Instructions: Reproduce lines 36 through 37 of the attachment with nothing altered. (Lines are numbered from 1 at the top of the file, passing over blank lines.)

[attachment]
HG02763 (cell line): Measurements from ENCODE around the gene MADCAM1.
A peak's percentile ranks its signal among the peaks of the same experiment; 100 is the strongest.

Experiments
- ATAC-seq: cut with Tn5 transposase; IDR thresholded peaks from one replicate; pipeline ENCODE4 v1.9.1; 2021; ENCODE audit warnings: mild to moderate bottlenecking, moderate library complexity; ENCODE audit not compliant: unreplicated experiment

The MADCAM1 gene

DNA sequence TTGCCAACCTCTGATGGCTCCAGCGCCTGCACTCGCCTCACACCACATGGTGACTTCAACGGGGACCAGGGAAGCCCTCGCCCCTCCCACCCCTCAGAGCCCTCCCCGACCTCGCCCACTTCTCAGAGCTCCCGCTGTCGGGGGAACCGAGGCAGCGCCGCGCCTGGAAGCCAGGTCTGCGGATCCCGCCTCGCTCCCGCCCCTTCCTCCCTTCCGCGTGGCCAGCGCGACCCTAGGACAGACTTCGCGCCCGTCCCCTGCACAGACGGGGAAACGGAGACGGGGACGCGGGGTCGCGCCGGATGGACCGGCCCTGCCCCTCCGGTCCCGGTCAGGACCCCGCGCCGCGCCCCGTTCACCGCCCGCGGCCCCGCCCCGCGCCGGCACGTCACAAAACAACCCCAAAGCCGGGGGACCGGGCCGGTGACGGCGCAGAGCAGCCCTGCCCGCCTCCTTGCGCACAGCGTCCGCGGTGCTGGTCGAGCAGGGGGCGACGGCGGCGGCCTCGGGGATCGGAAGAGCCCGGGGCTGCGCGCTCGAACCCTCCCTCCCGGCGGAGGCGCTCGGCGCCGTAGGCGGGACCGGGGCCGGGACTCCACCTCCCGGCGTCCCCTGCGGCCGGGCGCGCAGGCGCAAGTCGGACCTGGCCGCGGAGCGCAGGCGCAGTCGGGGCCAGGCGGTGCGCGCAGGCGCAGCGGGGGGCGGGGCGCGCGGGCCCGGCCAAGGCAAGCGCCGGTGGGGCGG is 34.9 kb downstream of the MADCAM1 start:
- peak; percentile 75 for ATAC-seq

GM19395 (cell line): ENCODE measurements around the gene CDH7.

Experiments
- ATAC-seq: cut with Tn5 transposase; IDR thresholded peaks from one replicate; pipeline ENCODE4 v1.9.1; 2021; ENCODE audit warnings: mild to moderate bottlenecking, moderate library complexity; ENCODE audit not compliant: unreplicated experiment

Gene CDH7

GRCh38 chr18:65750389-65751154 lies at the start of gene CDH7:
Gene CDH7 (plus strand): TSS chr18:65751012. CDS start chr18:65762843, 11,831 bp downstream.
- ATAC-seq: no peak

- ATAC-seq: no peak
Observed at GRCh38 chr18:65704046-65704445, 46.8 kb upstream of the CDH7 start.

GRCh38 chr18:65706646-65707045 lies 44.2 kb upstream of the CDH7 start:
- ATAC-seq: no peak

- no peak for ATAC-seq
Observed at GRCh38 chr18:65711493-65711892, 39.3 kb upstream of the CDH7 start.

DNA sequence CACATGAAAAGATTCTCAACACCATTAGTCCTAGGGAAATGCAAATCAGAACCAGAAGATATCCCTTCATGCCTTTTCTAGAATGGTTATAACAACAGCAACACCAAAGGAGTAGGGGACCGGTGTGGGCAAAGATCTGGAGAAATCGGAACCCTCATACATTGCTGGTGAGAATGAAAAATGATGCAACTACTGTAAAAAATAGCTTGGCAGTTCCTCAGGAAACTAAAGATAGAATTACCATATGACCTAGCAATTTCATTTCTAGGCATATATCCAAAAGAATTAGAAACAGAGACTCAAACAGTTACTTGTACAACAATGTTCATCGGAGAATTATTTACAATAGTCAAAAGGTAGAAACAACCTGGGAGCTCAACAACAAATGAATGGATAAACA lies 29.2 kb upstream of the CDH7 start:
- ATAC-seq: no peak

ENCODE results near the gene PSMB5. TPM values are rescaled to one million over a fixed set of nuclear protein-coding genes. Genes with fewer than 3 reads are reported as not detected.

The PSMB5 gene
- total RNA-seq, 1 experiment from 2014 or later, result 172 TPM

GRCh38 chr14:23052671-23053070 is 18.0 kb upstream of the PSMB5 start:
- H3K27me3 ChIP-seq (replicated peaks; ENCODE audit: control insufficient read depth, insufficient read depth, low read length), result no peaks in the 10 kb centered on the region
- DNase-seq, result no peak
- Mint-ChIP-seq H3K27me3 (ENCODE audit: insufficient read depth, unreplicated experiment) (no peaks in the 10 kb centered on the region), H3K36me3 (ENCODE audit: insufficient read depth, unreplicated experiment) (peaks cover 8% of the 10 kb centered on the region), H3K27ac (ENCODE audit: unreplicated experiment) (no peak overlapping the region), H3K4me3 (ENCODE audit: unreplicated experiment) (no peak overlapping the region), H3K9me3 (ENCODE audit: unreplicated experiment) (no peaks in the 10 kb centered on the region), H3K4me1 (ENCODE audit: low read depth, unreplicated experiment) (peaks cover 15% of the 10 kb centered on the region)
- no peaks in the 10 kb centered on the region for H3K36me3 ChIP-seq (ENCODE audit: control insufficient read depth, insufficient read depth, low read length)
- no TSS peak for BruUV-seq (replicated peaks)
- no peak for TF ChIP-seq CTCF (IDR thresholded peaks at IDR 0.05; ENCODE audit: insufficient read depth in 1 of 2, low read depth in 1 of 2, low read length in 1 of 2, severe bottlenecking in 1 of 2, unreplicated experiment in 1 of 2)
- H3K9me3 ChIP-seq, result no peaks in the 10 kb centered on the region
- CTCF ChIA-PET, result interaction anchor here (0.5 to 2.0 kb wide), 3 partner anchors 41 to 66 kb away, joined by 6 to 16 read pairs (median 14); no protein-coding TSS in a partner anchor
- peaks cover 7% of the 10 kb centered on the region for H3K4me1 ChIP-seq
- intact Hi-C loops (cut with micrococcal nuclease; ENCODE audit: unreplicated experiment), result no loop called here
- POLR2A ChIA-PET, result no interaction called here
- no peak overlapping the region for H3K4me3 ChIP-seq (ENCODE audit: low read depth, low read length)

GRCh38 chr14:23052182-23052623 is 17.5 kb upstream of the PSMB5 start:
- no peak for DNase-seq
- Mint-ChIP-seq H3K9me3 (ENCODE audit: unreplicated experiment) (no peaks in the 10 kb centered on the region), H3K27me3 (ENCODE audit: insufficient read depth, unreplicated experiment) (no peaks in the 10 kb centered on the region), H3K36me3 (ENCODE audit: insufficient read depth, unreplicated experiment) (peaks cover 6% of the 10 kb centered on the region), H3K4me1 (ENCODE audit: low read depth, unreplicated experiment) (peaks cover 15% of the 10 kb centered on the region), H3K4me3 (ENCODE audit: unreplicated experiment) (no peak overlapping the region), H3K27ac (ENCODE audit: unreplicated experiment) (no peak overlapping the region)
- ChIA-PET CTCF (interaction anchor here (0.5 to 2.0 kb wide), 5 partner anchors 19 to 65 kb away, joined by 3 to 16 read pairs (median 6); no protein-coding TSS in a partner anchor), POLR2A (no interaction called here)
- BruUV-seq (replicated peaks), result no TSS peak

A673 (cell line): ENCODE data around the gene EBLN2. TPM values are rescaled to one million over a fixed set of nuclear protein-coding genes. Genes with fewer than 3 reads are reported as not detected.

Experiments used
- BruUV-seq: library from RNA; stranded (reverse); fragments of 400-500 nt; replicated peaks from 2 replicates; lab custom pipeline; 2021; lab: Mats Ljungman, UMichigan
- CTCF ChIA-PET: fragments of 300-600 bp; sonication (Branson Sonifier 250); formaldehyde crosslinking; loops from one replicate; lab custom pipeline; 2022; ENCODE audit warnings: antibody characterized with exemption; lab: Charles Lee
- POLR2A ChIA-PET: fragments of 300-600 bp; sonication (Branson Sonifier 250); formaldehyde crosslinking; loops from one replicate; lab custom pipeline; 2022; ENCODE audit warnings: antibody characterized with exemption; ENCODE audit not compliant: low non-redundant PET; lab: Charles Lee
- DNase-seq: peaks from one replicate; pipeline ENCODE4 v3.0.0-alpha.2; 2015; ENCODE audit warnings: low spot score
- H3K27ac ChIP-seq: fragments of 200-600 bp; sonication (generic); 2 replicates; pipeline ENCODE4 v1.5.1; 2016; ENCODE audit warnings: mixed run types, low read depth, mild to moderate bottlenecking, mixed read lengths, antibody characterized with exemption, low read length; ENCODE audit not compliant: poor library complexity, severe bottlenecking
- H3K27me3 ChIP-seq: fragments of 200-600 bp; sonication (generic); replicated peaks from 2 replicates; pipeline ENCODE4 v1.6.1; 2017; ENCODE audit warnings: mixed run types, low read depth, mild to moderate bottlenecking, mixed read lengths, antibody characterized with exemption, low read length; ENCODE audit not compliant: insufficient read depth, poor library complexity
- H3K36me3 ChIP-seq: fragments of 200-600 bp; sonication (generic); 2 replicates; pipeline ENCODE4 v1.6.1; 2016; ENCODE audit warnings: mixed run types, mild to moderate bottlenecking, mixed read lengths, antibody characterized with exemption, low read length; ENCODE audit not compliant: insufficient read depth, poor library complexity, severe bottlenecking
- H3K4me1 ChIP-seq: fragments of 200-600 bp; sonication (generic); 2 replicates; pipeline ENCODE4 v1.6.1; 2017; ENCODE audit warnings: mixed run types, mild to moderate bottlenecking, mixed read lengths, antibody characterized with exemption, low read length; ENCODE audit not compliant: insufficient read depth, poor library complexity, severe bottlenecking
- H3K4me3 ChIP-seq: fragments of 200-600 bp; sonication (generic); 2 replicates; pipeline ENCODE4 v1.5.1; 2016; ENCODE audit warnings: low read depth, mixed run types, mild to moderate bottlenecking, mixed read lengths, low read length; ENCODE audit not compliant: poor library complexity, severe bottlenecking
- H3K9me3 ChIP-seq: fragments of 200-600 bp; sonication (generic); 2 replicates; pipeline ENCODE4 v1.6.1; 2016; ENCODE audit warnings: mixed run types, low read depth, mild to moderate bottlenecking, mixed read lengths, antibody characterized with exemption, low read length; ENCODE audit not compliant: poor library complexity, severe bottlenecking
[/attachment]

- intact Hi-C loops (cut with micrococcal nuclease; ENCODE audit: unreplicated experiment), result no loop called here
- POLR2A ChIA-PET, result no interaction called here